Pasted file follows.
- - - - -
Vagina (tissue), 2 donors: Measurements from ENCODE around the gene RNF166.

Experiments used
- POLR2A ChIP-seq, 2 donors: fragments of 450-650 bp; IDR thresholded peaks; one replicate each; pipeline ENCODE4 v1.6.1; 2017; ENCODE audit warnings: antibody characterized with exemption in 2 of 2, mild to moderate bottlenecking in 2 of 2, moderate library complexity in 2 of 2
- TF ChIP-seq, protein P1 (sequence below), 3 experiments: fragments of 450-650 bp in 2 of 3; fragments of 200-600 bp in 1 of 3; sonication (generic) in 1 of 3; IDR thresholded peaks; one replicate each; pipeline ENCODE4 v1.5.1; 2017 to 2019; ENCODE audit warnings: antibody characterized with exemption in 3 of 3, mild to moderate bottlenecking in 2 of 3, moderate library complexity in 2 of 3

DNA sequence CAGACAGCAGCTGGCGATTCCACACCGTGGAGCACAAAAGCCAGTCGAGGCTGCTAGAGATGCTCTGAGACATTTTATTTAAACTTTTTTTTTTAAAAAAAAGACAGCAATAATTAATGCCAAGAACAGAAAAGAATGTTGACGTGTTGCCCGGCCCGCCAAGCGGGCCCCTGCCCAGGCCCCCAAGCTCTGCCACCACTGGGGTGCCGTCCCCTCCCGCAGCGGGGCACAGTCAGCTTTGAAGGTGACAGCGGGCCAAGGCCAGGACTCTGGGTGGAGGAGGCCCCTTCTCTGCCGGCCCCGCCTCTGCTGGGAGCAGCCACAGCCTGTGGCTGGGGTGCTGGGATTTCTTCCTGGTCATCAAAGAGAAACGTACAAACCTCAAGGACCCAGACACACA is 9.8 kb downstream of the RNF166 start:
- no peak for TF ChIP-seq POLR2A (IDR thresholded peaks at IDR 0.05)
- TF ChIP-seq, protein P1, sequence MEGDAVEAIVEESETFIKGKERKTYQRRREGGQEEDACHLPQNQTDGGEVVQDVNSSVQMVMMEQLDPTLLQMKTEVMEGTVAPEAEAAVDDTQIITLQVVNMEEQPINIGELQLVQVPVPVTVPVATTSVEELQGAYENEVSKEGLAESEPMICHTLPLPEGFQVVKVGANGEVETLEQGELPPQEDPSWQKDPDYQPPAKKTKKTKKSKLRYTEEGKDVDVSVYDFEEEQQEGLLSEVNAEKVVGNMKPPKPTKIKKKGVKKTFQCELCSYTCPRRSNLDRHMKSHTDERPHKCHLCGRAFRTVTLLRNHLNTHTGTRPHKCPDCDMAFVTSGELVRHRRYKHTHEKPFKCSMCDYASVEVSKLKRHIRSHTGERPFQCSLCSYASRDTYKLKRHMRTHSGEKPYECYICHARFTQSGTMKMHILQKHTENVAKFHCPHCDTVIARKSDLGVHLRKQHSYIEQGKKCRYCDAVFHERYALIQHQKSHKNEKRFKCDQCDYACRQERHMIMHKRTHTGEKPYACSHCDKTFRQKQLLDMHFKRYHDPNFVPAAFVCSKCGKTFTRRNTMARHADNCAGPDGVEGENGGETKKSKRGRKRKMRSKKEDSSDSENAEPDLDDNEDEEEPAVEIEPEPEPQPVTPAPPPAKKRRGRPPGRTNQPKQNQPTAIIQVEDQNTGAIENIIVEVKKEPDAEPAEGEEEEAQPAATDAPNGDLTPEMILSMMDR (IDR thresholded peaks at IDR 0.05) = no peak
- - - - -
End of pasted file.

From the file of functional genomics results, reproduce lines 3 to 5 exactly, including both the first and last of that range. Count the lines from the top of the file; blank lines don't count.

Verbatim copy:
- POLR2A ChIP-seq, 2 donors: fragments of 450-650 bp; IDR thresholded peaks; one replicate each; pipeline ENCODE4 v1.6.1; 2017; ENCODE audit warnings: antibody characterized with exemption in 2 of 2, mild to moderate bottlenecking in 2 of 2, moderate library complexity in 2 of 2
- TF ChIP-seq, protein P1 (sequence below), 3 experiments: fragments of 450-650 bp in 2 of 3; fragments of 200-600 bp in 1 of 3; sonication (generic) in 1 of 3; IDR thresholded peaks; one replicate each; pipeline ENCODE4 v1.5.1; 2017 to 2019; ENCODE audit warnings: antibody characterized with exemption in 3 of 3, mild to moderate bottlenecking in 2 of 3, moderate library complexity in 2 of 3

DNA sequence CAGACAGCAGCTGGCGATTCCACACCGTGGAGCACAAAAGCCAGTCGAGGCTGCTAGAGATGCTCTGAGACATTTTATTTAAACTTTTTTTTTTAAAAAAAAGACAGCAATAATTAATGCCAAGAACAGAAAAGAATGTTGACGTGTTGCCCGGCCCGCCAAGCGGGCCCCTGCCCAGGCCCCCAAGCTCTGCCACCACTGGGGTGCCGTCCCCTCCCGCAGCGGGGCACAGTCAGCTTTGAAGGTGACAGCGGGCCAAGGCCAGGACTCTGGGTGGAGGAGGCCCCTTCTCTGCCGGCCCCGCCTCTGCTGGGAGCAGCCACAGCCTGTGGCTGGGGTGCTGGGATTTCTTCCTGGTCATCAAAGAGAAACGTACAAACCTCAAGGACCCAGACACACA is 9.8 kb downstream of the RNF166 start: